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Claremont shopping: New destinations and old favorites

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Home and garden décor shops in Claremont are scattered throughout town, but most are clustered within a few blocks of Indian Hill Boulevard between First and Fourth streets. Pictured here: an offbeat teapot by artist Jason Miller, who often offers a subversive take on traditional design, and acorn-shaped salt and pepper cellars. Both are at Raku, 224 Yale Ave., shopraku.com(Bob Chamberlin / Los Angeles Times)
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A wall display of specialty soaps and room fragrances silhouettes Maria Andriani, an employee at Raku, 224 Yale Ave., shopraku.com(Bob Chamberlin / Los Angeles Times)
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The Outdoor Room has large-scale sculpture and fountains as well as smaller works, including potted plant arrangements that mimic gardens in miniature. Here, a toy arch and bench get their shade from a wispy rosemary plant pruned into a wee tree. 201 Bonita Ave., theoutdoorroomclaremont.com(Bob Chamberlin / Los Angeles Times)
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Attached to the Outdoor Room is an indoor space that the owners used for consigned vintage design. It’s loaded with mostly small-scale stuff – think side tables, chairs, stoneware coffee pots from the 1960s and ‘70s and inexpensive tchotchkes. 201 Bonita Ave., theoutdoorroomclaremont.com(Bob Chamberlin / Los Angeles Times)
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Vintage typewriters in store at the Outdoor Room, 201 Bonita Ave., theoutdoorroomclaremont.com(Bob Chamberlin / Los Angeles Times)
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And if pictures instead of words are your thing, check out the vintage cameras, including the Kodak Brownie at far right. The Outdoor Room, 201 Bonita Ave., theoutdoorroomclaremont.com(Bob Chamberlin / Los Angeles Times)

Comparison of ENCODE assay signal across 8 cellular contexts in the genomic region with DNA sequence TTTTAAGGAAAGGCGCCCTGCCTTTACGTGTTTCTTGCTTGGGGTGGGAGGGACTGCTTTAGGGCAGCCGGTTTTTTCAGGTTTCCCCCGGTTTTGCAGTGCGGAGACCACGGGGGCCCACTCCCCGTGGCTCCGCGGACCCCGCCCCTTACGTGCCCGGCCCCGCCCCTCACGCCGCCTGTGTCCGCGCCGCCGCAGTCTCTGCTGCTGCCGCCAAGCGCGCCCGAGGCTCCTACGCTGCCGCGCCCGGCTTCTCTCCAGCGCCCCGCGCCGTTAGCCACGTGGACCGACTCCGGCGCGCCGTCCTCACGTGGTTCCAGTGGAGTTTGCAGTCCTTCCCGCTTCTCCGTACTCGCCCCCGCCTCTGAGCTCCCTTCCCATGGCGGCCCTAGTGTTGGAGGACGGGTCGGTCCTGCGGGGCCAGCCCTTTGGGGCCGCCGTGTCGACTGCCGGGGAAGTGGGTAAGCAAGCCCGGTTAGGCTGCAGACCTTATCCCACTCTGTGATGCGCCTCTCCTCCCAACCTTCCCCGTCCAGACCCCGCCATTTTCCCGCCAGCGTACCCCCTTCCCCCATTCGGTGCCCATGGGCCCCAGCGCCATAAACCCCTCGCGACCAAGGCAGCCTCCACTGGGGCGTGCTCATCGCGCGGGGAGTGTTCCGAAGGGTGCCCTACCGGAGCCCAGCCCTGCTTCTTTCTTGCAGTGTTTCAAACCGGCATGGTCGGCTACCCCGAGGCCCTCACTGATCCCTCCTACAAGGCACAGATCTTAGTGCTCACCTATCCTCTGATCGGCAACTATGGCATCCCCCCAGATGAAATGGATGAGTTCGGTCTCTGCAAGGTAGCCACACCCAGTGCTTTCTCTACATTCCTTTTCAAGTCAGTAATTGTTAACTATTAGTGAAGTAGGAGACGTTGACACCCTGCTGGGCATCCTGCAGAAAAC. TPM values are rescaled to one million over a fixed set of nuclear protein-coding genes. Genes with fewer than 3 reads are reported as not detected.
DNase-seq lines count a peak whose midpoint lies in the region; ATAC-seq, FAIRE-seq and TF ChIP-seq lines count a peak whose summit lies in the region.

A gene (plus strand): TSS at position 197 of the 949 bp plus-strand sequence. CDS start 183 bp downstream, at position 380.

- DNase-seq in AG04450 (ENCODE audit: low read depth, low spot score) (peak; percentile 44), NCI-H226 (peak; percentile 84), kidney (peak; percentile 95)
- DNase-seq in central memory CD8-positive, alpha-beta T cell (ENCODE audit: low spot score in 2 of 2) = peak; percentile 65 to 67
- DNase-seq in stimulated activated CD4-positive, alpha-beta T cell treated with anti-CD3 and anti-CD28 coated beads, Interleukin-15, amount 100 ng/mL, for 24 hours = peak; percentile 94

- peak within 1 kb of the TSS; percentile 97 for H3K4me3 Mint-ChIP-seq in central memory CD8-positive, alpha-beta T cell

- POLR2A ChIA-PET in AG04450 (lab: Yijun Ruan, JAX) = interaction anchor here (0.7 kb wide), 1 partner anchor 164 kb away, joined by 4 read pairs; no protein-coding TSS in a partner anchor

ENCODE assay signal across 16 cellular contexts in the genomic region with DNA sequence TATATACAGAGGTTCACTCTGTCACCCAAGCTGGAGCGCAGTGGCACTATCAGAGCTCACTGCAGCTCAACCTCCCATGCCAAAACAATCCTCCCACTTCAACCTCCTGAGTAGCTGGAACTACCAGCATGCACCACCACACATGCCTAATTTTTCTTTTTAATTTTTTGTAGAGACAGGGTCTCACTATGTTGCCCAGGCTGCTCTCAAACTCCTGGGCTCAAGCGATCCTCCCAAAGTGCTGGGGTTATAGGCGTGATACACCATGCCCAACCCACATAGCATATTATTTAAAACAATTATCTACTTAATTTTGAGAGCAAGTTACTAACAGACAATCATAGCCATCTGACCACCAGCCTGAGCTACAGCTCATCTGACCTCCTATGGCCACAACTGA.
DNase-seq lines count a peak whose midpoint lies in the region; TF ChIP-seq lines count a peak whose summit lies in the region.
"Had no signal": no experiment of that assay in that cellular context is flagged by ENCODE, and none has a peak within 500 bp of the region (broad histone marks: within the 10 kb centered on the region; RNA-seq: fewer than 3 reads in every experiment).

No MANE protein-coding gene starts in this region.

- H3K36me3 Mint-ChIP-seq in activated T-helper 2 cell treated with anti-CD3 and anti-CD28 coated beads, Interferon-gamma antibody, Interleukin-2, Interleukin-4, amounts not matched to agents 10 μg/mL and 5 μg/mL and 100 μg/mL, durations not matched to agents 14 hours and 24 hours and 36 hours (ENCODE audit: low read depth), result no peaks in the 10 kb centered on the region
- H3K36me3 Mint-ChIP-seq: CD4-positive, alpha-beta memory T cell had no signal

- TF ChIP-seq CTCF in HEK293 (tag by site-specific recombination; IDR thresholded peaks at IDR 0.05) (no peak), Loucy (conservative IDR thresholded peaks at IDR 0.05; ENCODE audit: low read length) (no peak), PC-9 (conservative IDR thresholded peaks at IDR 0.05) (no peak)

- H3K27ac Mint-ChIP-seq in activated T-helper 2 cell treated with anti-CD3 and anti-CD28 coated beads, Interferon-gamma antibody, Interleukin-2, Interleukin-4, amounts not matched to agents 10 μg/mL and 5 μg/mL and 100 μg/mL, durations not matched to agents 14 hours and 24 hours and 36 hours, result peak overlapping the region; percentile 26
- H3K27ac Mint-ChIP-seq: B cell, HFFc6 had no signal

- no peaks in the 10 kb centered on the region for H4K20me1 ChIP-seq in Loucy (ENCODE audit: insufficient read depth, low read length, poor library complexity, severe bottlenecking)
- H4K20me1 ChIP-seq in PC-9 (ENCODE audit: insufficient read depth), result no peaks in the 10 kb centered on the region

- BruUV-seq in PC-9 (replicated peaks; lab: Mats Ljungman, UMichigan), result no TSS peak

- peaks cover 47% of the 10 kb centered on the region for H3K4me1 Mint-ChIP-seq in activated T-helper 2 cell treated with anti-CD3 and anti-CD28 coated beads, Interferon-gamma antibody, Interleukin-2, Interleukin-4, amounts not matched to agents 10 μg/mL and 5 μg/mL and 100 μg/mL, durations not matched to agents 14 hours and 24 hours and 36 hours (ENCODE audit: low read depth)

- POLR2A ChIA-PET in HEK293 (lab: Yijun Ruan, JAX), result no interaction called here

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For those who prefer contemporary over vintage, these two-piece, Barclay Butera-designed acorn vases may appeal. The lid lifts off for a Minimalist ceramic vase, and when you don’t have a fresh bouquet to display, you simply return the lid for a bit of modern sculpture. The small vase is just $32, the large $62. On A Mission, 305 Yale Ave., (909) 626-4810. (Bob Chamberlin / Los Angeles Times)
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The steel seasonal novelty that turns a pumpkin into a silly spider has been a big seller at On A Mission, 305 Yale Ave., (909) 626-4810. (Bob Chamberlin / Los Angeles Times)
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Another favorite: Wire baskets whose web-like design has the look of handmade craft. They come in a variety of sizes – letter holder to waste basket – and sell for $23 to $38 apiece. (Bob Chamberlin / Los Angeles Times)
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The Green Gypsie is loaded with handmade furnishings, many by local artisans. Among the novelties: A table lamp whose shade is composed of old photographic slides. The store is located in the Packing House, an old fruit packing warehouse that has been restored and revived as a retail and restaurant center. The Green Gypsie, 526 First St., www.thegreengypsie.com.  (Bob Chamberlin / Los Angeles Times)
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Green Gypsie co-owner Angela Rossi gives vintage china amusing updates, adding the imagery of wildlife in Victorian garb or kitsch icons such as Mr. T or Yoda. The Green Gypsie, 526 First St., www.thegreengypsie.com(Bob Chamberlin / Los Angeles Times)